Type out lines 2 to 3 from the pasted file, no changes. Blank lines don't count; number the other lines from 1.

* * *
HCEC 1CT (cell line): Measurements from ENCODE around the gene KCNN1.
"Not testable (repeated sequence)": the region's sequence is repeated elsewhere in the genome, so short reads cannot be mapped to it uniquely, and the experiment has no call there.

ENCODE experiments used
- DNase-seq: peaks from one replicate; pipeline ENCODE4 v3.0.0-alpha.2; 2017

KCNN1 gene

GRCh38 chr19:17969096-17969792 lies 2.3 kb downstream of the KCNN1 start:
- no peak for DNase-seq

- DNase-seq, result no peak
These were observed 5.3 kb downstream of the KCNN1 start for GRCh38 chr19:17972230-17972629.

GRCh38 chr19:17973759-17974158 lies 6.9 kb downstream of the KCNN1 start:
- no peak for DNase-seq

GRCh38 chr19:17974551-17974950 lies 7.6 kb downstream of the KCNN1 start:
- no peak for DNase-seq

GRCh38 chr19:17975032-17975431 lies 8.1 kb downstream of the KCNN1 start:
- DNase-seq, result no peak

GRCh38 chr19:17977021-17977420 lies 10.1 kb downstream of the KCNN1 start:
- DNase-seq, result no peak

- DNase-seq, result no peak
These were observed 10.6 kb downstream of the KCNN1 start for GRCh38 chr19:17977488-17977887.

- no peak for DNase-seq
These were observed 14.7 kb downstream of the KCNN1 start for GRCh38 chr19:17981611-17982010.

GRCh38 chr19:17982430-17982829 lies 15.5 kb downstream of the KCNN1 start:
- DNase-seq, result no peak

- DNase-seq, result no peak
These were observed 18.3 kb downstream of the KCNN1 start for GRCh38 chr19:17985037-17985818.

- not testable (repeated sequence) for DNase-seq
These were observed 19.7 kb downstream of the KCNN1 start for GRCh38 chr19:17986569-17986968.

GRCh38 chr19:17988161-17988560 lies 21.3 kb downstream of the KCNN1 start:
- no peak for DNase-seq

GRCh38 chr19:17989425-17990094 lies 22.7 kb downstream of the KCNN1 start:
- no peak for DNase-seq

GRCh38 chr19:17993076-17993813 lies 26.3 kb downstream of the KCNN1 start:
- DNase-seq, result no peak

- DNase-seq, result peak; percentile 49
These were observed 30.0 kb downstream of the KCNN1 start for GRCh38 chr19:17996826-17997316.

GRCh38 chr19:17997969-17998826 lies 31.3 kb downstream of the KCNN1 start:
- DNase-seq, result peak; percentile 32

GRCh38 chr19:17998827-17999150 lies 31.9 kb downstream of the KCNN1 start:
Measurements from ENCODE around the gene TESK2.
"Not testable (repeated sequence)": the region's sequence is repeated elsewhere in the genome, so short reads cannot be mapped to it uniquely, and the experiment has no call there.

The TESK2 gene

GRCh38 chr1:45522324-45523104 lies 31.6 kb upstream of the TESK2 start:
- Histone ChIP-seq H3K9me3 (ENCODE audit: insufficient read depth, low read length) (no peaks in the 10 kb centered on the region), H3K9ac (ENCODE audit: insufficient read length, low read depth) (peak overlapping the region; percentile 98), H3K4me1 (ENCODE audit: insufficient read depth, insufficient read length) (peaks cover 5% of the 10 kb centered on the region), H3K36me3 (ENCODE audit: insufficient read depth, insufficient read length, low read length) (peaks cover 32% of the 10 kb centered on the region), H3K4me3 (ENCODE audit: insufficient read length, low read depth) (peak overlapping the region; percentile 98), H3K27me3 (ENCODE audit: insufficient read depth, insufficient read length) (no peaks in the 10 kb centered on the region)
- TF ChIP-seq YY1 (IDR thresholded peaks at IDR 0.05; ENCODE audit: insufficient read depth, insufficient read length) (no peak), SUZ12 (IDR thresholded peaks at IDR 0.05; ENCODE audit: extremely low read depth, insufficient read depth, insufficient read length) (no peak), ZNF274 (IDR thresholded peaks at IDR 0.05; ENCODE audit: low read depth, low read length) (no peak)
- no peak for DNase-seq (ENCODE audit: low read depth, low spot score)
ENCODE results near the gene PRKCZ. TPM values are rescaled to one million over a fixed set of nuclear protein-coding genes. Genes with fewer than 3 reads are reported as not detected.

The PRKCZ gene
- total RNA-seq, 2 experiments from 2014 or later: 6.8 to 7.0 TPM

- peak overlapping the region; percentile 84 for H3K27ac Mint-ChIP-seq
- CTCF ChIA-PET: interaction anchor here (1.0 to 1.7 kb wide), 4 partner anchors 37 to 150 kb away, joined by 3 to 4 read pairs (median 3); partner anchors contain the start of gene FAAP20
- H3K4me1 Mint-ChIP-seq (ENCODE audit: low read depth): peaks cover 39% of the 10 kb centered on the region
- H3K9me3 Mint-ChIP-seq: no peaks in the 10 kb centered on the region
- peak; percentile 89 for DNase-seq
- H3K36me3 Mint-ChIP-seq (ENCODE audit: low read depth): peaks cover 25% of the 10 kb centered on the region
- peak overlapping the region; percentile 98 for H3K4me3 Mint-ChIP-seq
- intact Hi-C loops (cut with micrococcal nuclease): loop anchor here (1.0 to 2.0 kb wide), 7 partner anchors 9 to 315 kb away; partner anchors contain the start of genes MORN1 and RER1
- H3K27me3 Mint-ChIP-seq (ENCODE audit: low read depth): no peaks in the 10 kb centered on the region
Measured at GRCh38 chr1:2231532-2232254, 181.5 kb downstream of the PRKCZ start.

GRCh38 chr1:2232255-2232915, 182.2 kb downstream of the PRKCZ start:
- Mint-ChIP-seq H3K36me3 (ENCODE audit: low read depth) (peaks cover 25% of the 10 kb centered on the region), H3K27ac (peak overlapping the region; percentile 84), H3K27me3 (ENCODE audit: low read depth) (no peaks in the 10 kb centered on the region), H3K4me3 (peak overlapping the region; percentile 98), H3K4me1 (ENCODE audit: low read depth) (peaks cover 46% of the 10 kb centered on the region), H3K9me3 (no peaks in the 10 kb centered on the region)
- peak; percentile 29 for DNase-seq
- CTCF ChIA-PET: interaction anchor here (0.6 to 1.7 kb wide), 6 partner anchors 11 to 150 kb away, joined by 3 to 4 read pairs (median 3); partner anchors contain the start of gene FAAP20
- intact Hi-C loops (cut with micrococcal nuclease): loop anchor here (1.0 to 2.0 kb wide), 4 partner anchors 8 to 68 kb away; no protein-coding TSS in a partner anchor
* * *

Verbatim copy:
"Not testable (repeated sequence)": the region's sequence is repeated elsewhere in the genome, so short reads cannot be mapped to it uniquely, and the experiment has no call there.

ENCODE experiments used